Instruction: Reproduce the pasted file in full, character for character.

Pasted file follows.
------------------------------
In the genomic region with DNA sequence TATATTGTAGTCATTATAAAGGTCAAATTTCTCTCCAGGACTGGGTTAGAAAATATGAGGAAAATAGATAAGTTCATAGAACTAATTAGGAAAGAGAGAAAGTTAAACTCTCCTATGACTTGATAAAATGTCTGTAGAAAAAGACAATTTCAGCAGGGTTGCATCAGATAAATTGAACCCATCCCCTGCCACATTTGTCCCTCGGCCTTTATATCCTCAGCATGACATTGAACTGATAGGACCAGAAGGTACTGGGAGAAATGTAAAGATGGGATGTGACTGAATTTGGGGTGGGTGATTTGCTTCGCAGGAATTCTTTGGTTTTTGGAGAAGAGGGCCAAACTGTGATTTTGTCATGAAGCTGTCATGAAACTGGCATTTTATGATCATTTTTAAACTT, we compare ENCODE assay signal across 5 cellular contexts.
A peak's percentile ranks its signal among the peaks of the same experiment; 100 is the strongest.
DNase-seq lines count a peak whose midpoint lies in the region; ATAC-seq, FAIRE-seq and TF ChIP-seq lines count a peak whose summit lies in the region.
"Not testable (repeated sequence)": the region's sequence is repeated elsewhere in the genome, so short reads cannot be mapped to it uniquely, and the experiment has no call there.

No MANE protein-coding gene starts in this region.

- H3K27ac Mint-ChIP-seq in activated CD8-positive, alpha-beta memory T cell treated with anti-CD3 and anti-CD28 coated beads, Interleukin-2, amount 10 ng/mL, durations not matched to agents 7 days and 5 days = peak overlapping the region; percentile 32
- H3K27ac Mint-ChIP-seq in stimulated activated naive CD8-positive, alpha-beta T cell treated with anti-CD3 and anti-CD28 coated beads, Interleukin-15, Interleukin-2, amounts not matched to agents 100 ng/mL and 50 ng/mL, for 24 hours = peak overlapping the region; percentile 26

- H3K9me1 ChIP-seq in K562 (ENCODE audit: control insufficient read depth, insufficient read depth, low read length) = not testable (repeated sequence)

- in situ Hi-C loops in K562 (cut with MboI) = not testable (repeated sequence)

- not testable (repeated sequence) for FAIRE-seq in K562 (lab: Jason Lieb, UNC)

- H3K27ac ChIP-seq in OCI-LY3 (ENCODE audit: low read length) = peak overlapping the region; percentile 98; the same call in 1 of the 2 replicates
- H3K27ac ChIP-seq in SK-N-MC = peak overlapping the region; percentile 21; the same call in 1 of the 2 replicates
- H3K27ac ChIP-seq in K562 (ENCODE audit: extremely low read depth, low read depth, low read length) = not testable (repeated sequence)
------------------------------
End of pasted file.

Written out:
In the genomic region with DNA sequence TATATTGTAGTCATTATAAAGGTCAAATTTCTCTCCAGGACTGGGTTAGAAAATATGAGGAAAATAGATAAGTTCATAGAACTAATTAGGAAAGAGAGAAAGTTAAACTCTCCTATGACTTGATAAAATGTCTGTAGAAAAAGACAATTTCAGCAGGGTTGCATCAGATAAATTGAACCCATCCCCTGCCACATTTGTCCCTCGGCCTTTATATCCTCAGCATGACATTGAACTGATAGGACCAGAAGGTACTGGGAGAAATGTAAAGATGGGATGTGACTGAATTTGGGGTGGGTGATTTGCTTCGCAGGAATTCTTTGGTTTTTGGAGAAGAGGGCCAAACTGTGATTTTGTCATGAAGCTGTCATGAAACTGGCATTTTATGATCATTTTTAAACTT, we compare ENCODE assay signal across 5 cellular contexts.
A peak's percentile ranks its signal among the peaks of the same experiment; 100 is the strongest.
DNase-seq lines count a peak whose midpoint lies in the region; ATAC-seq, FAIRE-seq and TF ChIP-seq lines count a peak whose summit lies in the region.
"Not testable (repeated sequence)": the region's sequence is repeated elsewhere in the genome, so short reads cannot be mapped to it uniquely, and the experiment has no call there.

No MANE protein-coding gene starts in this region.

- H3K27ac Mint-ChIP-seq in activated CD8-positive, alpha-beta memory T cell treated with anti-CD3 and anti-CD28 coated beads, Interleukin-2, amount 10 ng/mL, durations not matched to agents 7 days and 5 days = peak overlapping the region; percentile 32
- H3K27ac Mint-ChIP-seq in stimulated activated naive CD8-positive, alpha-beta T cell treated with anti-CD3 and anti-CD28 coated beads, Interleukin-15, Interleukin-2, amounts not matched to agents 100 ng/mL and 50 ng/mL, for 24 hours = peak overlapping the region; percentile 26

- H3K9me1 ChIP-seq in K562 (ENCODE audit: control insufficient read depth, insufficient read depth, low read length) = not testable (repeated sequence)

- in situ Hi-C loops in K562 (cut with MboI) = not testable (repeated sequence)

- not testable (repeated sequence) for FAIRE-seq in K562 (lab: Jason Lieb, UNC)

- H3K27ac ChIP-seq in OCI-LY3 (ENCODE audit: low read length) = peak overlapping the region; percentile 98; the same call in 1 of the 2 replicates
- H3K27ac ChIP-seq in SK-N-MC = peak overlapping the region; percentile 21; the same call in 1 of the 2 replicates
- H3K27ac ChIP-seq in K562 (ENCODE audit: extremely low read depth, low read depth, low read length) = not testable (repeated sequence)